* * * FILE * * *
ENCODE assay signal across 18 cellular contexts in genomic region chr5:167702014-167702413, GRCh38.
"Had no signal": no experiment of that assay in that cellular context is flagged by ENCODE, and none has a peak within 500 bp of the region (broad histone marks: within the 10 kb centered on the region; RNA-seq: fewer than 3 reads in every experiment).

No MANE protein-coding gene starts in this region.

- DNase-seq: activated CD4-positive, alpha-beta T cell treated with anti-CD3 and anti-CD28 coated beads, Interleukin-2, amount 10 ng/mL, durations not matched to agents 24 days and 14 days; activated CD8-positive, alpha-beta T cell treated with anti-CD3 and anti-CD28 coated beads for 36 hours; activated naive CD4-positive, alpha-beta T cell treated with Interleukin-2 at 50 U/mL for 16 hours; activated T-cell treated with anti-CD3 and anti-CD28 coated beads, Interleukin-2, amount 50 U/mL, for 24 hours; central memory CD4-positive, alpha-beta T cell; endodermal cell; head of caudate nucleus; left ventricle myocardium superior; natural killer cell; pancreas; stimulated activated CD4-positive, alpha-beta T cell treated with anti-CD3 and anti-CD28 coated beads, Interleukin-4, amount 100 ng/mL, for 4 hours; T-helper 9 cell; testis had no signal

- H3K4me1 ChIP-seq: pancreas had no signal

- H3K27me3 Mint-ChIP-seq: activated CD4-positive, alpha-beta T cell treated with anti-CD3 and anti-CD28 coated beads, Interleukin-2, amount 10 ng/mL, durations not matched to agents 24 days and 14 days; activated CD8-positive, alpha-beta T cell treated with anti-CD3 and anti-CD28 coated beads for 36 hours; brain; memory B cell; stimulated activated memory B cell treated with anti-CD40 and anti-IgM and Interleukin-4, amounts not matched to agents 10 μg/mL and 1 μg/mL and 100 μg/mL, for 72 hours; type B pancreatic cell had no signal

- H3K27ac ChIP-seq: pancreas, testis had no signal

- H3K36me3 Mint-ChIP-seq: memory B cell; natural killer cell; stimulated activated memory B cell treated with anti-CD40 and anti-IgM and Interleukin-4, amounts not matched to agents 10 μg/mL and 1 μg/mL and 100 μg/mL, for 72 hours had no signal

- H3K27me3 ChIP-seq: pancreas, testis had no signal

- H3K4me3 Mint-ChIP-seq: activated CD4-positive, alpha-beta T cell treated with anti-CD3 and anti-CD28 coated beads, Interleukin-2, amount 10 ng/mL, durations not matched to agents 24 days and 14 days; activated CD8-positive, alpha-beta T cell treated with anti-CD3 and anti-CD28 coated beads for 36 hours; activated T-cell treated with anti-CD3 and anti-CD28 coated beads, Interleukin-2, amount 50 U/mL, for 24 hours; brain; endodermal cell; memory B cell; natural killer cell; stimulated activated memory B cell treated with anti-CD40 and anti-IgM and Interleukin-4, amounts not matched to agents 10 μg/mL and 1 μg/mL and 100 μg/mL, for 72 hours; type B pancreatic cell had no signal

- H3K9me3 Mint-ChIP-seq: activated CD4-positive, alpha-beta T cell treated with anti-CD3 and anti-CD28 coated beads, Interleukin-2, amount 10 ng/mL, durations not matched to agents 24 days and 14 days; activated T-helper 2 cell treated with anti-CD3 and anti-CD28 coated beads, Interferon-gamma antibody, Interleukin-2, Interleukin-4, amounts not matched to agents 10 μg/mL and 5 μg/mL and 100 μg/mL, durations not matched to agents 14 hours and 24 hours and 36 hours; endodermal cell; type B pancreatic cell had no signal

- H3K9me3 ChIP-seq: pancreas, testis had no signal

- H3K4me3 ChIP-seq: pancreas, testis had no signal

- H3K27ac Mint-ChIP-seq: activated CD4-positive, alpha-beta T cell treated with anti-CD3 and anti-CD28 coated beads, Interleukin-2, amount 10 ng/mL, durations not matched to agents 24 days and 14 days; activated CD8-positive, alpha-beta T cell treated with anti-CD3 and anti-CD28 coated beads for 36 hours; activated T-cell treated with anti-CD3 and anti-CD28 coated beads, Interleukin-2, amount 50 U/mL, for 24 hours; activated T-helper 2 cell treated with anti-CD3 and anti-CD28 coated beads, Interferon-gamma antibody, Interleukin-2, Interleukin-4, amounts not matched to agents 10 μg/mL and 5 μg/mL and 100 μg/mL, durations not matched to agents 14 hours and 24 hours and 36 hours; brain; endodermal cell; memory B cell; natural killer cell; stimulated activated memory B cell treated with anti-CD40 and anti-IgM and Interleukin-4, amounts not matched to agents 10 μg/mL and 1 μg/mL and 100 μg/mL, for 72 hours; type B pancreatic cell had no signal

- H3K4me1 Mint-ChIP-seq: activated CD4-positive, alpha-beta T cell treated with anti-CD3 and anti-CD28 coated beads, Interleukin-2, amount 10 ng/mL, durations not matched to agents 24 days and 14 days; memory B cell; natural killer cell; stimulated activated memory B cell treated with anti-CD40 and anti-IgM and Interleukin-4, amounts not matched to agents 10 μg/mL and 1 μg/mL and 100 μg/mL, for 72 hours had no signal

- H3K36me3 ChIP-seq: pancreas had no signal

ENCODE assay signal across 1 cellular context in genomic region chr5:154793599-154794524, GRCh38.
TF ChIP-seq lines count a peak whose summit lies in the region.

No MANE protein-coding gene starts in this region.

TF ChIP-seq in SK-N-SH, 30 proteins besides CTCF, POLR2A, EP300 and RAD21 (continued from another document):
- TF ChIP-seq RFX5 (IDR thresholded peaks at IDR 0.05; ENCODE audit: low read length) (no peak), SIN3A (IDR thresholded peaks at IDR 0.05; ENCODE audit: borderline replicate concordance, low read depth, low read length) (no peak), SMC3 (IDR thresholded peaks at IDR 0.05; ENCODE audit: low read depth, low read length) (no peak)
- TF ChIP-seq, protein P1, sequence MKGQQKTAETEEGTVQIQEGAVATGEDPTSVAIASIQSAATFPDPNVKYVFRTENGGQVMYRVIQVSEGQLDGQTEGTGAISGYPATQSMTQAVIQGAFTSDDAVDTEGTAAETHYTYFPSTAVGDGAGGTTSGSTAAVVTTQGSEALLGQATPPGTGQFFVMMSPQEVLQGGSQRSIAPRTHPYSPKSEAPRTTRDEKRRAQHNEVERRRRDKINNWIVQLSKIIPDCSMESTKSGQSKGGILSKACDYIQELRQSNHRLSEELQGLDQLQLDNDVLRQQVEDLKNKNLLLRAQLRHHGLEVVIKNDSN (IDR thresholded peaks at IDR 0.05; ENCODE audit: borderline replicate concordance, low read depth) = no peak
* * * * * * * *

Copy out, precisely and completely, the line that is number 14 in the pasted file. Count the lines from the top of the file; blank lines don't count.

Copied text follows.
- H3K27ac Mint-ChIP-seq: activated CD4-positive, alpha-beta T cell treated with anti-CD3 and anti-CD28 coated beads, Interleukin-2, amount 10 ng/mL, durations not matched to agents 24 days and 14 days; activated CD8-positive, alpha-beta T cell treated with anti-CD3 and anti-CD28 coated beads for 36 hours; activated T-cell treated with anti-CD3 and anti-CD28 coated beads, Interleukin-2, amount 50 U/mL, for 24 hours; activated T-helper 2 cell treated with anti-CD3 and anti-CD28 coated beads, Interferon-gamma antibody, Interleukin-2, Interleukin-4, amounts not matched to agents 10 μg/mL and 5 μg/mL and 100 μg/mL, durations not matched to agents 14 hours and 24 hours and 36 hours; brain; endodermal cell; memory B cell; natural killer cell; stimulated activated memory B cell treated with anti-CD40 and anti-IgM and Interleukin-4, amounts not matched to agents 10 μg/mL and 1 μg/mL and 100 μg/mL, for 72 hours; type B pancreatic cell had no signal